The whales were SINGING during Wednesday’s Wake Up with the Whales Cruise. Since the winds were calm, we got the opportunity to lower the hydrophone a few times during the cruise, and each time we heard some very loud and clear songs. One of those times, while the boat was just sitting and we were enjoying the songs, we watched as a pair of Humpbacks kept surfacing and spouting closer and closer to us. Eventually, these two surfaced right next to us and swam just under the surface alongside us, obviously checking us out…and these were adult humpbacks — each of them was 40+ feet long.
By the time we left for our Mid-Morning Whale Watch Cruise (also from Anaeho’omalu) the trade winds had filled in so we weren’t able to deploy our hydrophone, but it didn’t matter too much as we had plenty to look at. We saw lots of spouts from lots of different whales, but spent most of our time with a Momma and her little calf. The baby was very interested in us, and Mom seemed to trust us too. She let him come right up to us (though she wasn’t so permissive that she let him venture over to us alone — she was right by his side), giving us some incredible views of the two of them. After finally bidding them “aloha”, we headed back to the bay, once again seeing lots of spouts from adult Humpbacks. For our grand finale, we found ourselves surrounded (and escorted) by a very big pod of Spinner Dolphins.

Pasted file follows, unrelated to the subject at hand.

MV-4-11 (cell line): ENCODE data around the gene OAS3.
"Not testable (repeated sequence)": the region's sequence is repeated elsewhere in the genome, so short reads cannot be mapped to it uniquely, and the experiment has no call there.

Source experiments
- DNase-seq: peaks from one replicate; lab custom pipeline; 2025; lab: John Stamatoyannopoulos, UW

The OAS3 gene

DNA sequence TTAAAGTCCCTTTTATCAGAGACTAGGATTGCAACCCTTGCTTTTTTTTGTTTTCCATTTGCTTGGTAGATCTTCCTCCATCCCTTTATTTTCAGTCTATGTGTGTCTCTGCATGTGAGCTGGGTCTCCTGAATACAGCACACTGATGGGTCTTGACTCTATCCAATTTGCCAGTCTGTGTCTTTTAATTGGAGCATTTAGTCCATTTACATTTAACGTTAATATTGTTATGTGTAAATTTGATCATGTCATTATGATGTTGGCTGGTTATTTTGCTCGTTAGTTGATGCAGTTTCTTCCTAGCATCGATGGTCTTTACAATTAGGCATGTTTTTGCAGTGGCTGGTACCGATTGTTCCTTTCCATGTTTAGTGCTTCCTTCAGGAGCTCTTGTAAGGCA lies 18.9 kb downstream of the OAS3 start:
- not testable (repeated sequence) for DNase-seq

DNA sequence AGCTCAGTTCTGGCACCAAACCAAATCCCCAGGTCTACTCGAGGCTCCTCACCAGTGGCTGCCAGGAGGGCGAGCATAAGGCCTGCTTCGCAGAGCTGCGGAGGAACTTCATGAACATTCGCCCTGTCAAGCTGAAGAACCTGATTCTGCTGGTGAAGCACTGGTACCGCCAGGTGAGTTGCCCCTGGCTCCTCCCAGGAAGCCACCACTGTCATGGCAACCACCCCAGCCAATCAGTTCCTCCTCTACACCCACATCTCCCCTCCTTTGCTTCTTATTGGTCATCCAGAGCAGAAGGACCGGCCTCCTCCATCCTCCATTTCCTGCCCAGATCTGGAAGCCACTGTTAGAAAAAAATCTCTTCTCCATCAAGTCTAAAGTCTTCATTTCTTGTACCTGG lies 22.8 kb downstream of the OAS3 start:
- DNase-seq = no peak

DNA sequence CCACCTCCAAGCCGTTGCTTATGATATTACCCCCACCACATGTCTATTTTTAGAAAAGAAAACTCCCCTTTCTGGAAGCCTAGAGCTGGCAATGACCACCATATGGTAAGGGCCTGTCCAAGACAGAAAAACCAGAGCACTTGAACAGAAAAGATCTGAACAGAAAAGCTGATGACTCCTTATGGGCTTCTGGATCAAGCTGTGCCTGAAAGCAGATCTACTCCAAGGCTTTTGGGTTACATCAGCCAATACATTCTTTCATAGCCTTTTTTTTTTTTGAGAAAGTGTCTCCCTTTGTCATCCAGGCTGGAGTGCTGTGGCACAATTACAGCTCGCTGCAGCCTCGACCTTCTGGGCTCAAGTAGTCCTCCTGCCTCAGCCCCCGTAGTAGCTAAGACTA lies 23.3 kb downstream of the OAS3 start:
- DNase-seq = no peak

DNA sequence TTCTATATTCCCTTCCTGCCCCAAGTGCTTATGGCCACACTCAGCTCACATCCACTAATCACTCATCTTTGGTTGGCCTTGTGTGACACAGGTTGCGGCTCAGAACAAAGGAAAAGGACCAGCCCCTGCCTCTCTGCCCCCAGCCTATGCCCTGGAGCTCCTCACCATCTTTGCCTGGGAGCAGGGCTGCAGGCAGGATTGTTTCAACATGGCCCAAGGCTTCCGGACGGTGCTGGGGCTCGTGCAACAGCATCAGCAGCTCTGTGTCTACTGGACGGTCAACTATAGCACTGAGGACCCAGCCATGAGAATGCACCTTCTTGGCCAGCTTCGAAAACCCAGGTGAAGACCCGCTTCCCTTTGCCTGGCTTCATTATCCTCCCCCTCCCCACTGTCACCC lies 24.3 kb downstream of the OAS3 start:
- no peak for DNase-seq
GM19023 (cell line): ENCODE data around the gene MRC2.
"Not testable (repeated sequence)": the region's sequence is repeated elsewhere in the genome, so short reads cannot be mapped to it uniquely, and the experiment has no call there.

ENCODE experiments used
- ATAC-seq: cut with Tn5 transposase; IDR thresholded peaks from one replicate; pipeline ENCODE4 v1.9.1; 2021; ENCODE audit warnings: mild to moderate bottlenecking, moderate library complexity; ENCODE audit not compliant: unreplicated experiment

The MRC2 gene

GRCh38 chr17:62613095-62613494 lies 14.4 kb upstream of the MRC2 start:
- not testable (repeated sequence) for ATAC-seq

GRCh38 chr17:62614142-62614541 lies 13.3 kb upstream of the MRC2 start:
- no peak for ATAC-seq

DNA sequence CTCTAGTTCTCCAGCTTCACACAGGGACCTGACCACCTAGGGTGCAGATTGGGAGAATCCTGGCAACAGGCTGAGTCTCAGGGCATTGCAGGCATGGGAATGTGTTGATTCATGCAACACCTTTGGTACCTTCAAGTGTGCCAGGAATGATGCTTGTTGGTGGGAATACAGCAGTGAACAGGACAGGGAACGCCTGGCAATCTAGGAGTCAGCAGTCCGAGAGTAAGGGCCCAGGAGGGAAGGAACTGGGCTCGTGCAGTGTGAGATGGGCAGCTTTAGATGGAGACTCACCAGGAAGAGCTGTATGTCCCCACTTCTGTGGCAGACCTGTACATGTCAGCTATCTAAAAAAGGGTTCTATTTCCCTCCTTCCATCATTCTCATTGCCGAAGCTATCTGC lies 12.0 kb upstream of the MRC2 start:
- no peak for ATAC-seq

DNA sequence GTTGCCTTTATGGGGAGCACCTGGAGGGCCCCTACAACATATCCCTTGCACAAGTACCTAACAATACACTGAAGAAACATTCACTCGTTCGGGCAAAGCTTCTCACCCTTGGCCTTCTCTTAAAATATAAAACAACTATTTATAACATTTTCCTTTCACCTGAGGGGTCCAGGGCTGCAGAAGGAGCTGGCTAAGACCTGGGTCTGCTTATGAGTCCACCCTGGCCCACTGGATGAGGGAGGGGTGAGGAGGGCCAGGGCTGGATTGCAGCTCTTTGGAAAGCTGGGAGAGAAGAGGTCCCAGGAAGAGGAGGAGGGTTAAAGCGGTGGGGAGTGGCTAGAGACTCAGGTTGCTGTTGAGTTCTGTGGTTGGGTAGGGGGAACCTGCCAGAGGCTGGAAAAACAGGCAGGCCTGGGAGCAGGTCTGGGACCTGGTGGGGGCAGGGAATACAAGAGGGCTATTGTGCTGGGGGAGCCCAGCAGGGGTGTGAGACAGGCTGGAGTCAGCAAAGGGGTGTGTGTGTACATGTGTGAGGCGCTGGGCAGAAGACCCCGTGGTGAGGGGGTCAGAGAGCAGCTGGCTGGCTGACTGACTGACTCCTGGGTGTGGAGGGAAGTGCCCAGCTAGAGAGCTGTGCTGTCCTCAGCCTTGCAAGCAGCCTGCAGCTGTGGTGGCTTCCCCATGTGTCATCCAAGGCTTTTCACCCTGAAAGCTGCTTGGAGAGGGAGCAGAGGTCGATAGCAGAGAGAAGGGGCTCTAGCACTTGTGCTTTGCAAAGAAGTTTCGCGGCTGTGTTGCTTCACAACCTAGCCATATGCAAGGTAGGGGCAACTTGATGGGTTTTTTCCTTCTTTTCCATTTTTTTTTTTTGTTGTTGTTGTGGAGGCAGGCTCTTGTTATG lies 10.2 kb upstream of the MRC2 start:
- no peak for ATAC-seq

Ocean Sports Whale Fact of the Day: Though no one is really sure how Humpback Whales are able to navigate so accurately through the open ocean to find Hawaii, research conducted on the migratory paths of a few South Atlantic and a few South Pacific Humpbacks between 2003 and 2007 did show that regardless of currents on the surface, storms and obstacles, the humpbacks never deviated more than about 5 degrees from their straight-line paths. Researchers don’t think the whales are relying solely on the earth’s magnetic fields for navigation, since magnetism varies too widely to explain the straight paths the whales swim. They also don’t think the whales are relying solely on the sun to navigate (like many birds do) because the ocean wouldn’t provide an adequate frame of reference. It’s possible the whales use both those methods, combined with celestial markers. Or maybe the whales navigate by following the sounds of each other’s voices.
Saying that, just last week, researchers from Duke University presented study findings showing a definite correlation between the number of solar flares and the number of Grey whale strandings (Gray whales, like our Humpbacks, migrate long distances seasonally between feeding and breeding areas), saying “whales are stranding a lot more often when the sun is doing crazy stuff.” This correlation hints at the importance of the perception of magnetic fields in migratory navigation. If you’d like to read more about this research, click here.